"In the pioneering spirit of the Wright brothers, Wright State will be Ohio's most innovative university, known and admired for our diversity and for the transformative impact we have on the lives of our students and on the communities we serve." - President David R. Hopkins
Strong leadership forges strong communities. Since its founding, Wright State University has been fortunate to have leaders dedicated to the central themes of its mission: learning, giving, cooperation, community, creativity, and research. The individuals selected to guide the university have continued to grow the university into a culture of innovation.
Explore the leadership of Wright State University by learning more about the individuals who have served as President.
Wright State's sixth and current president, David R. Hopkins, assumed the office on February 1, 2007. A central theme to his administration has been the creation of a culture for innovation throughout the university that is reflected through the development of several Centers of Excellence. Under his leadership, the university also achieved the highest levels of enrollment in its history.
Dr. Goldenberg became president following the death of President Harley E. Flack in 1998. His years as President were highlighted by record enrollment rates as well as significant increases in research funding.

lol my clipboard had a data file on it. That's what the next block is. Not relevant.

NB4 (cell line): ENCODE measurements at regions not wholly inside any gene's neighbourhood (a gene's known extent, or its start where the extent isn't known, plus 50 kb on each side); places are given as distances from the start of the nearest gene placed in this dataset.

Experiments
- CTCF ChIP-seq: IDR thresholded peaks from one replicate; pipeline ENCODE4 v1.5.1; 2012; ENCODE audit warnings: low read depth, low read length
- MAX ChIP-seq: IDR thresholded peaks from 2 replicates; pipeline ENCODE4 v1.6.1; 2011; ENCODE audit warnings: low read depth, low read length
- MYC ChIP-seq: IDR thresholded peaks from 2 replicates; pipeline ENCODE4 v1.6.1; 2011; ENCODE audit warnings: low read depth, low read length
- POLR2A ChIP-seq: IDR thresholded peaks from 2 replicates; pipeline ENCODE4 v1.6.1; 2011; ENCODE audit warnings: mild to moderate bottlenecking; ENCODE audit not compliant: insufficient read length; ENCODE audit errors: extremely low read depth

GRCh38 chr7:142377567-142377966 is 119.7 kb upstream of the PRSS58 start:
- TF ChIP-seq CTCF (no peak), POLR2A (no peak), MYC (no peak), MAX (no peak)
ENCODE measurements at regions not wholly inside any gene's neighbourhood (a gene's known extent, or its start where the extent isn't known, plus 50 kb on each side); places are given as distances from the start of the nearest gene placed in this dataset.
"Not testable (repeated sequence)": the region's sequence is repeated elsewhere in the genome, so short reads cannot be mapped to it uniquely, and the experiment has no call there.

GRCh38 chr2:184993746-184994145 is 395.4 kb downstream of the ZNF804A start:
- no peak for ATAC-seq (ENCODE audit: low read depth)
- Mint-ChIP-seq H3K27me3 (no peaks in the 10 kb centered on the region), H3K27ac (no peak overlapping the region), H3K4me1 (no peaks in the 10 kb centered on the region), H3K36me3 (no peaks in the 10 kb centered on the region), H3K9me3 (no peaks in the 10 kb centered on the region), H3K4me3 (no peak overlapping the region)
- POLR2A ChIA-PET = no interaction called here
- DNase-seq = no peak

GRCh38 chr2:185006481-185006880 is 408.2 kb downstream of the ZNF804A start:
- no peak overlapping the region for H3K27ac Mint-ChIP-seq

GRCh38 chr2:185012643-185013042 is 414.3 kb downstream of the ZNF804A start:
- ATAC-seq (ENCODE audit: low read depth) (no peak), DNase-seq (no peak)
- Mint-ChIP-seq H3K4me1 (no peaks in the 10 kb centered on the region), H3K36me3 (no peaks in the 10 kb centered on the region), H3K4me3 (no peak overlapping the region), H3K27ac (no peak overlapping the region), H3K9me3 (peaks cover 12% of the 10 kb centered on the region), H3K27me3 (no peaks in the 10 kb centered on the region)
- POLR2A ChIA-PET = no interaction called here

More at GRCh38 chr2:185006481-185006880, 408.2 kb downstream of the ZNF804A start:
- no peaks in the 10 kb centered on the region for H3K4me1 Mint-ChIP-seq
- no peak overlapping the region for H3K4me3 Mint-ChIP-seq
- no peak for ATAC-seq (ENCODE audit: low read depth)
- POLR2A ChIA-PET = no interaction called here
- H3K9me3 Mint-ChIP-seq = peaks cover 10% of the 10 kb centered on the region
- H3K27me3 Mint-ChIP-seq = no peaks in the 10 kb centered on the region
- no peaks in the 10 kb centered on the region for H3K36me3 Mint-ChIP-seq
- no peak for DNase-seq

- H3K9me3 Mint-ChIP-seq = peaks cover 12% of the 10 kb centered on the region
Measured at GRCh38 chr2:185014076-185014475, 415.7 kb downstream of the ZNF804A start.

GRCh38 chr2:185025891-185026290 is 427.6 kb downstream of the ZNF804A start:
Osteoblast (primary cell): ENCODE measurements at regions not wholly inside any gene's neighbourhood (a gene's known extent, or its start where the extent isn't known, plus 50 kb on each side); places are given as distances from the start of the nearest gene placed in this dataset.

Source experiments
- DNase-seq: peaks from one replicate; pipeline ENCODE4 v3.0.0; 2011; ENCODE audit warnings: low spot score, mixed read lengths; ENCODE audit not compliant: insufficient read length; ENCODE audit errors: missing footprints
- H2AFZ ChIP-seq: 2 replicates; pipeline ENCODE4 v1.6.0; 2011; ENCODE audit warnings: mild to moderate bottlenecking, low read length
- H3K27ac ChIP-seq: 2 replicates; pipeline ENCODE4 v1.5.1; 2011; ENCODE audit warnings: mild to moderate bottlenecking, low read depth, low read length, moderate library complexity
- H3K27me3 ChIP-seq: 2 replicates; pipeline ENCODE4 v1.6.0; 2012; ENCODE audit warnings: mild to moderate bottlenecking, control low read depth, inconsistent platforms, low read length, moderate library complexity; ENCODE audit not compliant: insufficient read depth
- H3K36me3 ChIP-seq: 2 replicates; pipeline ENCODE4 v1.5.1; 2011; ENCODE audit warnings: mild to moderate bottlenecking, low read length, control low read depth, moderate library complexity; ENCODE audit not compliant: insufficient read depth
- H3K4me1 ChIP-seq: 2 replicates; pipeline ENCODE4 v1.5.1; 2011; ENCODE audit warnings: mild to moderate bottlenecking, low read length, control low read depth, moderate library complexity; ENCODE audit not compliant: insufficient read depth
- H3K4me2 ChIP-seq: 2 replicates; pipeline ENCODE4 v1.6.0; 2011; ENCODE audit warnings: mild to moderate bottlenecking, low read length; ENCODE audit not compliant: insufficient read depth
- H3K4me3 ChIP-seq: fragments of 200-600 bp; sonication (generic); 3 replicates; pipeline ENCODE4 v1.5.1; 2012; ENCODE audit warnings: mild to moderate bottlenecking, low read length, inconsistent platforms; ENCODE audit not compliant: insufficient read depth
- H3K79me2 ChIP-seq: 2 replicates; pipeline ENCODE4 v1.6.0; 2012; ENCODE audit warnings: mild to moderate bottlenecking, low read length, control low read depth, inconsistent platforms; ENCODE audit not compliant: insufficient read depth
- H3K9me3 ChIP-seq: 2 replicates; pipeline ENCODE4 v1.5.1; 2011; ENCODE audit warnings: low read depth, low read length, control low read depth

The inauguration of Harley E. Flack as WSU's fourth president took place on October 7, 1994, when he became the first African American president of a major metropolitan university in Ohio. During his tenure, Flack stressed collaboration and community building, both within and outside the university's walls.
Paige E. Mulhollan was named WSU's third president in 1985. Best known for shaping Wright State's mission as a metropolitan university dedicated to service and leadership to the Dayton metropolitan area, Mulhollan was also responsible for a significant expansion of facilities and programs that enhance student and academic life, including the building of the Nutter Center, Russ Engineering Center, and the Student Union.
Robert Kegerreis became Wright State University's second president in 1973. He served the longest presidential term during the years that Wright State experienced the most change, overssing an explosive growth in curriculum -- the Schools of Medicine, Nursing, and Professional Psychology, and the Biomedical Sciences Ph.D. program all began during his term, and eight major structures were built. He also worked to strengthen relations between Wright State and the communities it served.
Brage Golding, known as an innovator with an entrepreneruial spirit, was named Wright State University's first president in 1966. During his six-year tenure as president, the university expanded to include an impressive library, a student center with adjacent student housing, a gymnasium, and a creative arts center. The university also achieved the important landmark of full accreditation at both the graduate and undergraduate levels.
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